Ankle arthritis, like hip and knee arthritis, has a substantial impact on patient function. Understanding the functional limitations of ankle arthritis may help to stratify treatment strategies.Methods:
We measured the preoperative demographic characteristics, physical function, and self-assessed function of patients with end-stage ankle arthritis and identified correlations among these metrics. Participants wore a StepWatch 3 Activity Monitor for two weeks and completed the Musculoskeletal Function Assessment and Short Form-36 surveys. Gait kinematics and kinetics were also measured as participants walked at a self-selected pace.Results:
Musculoskeletal Function Assessment and Short Form-36 scores revealed reduced perceived function for patients with end-stage ankle arthritis compared with healthy controls. These patients also took fewer total steps per day, took fewer high-intensity steps, and chose to walk at a slower walking speed. Gait analysis revealed reduced ankle motion, peak ankle plantar flexor moment, peak ankle power absorbed, and peak ankle power generated for the affected limb compared with the unaffected limb. High-intensity step count was also correlated with both survey scores, walking speed, step length, peak ankle plantar flexor moment, and peak ankle power generated. Walking speed, step length, and ankle motion were correlated with peak ankle plantar flexor moment and power generated.Conclusions:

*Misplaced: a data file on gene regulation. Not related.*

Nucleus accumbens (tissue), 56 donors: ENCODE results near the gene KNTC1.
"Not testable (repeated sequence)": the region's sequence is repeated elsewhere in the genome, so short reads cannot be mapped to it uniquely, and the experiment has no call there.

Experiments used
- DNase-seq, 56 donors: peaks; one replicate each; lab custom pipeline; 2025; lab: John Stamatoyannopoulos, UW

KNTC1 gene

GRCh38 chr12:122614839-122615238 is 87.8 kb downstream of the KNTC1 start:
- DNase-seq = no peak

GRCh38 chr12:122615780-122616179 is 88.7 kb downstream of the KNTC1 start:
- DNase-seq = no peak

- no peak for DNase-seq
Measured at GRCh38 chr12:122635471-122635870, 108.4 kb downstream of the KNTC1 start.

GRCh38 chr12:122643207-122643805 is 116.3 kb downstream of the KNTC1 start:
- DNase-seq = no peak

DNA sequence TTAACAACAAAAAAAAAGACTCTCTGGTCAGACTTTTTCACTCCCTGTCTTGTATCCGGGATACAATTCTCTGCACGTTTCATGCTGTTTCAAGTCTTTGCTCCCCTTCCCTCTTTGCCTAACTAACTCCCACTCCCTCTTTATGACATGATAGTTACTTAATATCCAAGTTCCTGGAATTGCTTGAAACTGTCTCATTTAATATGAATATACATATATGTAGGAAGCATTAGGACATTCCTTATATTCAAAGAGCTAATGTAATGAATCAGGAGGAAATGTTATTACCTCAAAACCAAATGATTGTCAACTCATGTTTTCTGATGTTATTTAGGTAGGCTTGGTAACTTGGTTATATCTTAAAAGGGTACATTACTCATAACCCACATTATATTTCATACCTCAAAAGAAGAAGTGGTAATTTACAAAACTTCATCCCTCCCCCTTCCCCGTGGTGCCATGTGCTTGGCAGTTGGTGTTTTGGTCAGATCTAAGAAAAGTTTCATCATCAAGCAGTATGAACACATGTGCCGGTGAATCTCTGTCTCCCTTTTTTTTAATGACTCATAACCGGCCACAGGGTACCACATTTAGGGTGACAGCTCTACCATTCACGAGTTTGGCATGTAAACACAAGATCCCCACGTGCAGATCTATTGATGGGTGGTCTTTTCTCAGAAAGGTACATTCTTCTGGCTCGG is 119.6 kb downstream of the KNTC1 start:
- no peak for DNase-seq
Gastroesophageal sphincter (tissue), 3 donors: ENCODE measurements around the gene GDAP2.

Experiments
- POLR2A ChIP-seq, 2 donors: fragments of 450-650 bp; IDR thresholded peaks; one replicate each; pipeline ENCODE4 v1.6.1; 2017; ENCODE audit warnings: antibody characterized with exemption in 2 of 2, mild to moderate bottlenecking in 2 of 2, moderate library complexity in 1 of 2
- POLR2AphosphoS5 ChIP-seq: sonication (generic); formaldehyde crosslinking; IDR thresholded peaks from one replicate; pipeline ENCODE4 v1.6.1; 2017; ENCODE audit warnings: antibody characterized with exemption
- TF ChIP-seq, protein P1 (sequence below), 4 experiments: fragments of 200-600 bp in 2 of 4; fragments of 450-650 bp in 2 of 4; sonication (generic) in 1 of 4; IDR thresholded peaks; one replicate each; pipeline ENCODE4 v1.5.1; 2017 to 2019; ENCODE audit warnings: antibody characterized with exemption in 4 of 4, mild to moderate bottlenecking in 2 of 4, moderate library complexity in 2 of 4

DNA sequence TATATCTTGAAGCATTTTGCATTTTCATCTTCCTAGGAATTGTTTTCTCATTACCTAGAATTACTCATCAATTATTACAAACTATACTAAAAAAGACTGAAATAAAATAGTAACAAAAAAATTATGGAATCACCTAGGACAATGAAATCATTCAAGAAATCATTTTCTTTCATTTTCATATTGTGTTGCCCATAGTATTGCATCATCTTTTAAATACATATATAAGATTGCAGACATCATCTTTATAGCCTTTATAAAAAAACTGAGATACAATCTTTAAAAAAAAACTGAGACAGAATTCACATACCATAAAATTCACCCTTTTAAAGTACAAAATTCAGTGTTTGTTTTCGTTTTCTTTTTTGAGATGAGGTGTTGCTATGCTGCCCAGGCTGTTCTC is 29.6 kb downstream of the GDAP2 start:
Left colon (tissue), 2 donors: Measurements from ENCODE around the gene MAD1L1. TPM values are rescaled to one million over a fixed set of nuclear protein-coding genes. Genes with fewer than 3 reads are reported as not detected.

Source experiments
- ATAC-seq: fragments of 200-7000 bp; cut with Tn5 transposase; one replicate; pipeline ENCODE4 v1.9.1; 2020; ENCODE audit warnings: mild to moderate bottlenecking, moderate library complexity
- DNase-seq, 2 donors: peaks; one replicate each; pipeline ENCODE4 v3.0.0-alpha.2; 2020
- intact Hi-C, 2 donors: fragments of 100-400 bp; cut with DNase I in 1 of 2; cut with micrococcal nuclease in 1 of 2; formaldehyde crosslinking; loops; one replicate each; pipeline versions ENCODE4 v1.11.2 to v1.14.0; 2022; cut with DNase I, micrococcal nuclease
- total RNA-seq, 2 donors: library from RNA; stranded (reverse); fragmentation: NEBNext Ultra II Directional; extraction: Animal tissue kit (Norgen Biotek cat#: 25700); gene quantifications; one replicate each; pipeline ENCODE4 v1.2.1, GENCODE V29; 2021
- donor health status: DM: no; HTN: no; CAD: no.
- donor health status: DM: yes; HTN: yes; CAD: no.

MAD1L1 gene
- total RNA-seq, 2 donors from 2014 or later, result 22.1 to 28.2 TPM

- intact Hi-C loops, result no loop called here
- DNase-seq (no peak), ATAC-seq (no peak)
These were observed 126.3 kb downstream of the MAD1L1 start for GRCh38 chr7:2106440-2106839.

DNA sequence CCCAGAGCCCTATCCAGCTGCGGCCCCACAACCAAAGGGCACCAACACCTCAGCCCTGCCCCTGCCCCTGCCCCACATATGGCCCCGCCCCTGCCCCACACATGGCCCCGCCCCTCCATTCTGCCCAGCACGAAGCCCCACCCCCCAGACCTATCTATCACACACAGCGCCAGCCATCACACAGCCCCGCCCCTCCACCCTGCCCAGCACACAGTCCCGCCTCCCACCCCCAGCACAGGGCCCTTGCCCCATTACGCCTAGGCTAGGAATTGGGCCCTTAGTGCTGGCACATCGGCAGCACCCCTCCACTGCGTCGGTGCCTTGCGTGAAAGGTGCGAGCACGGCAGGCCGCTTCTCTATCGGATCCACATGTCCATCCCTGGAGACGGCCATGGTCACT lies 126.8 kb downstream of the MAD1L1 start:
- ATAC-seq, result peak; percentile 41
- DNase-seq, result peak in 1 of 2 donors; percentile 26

Generally, patients with end-stage ankle arthritis have reduced physical and perceived function compared with healthy individuals. Additionally, high-intensity step count was a better indicator of physical and perceived function compared with total steps per day for this population.Clinical Relevance:
Functional impairments related to ankle arthritis are substantial. In addition, significant associations among perceived function, sustained high-intensity step count, and certain gait variables can further define the utility of these outcome measurements in this patient population.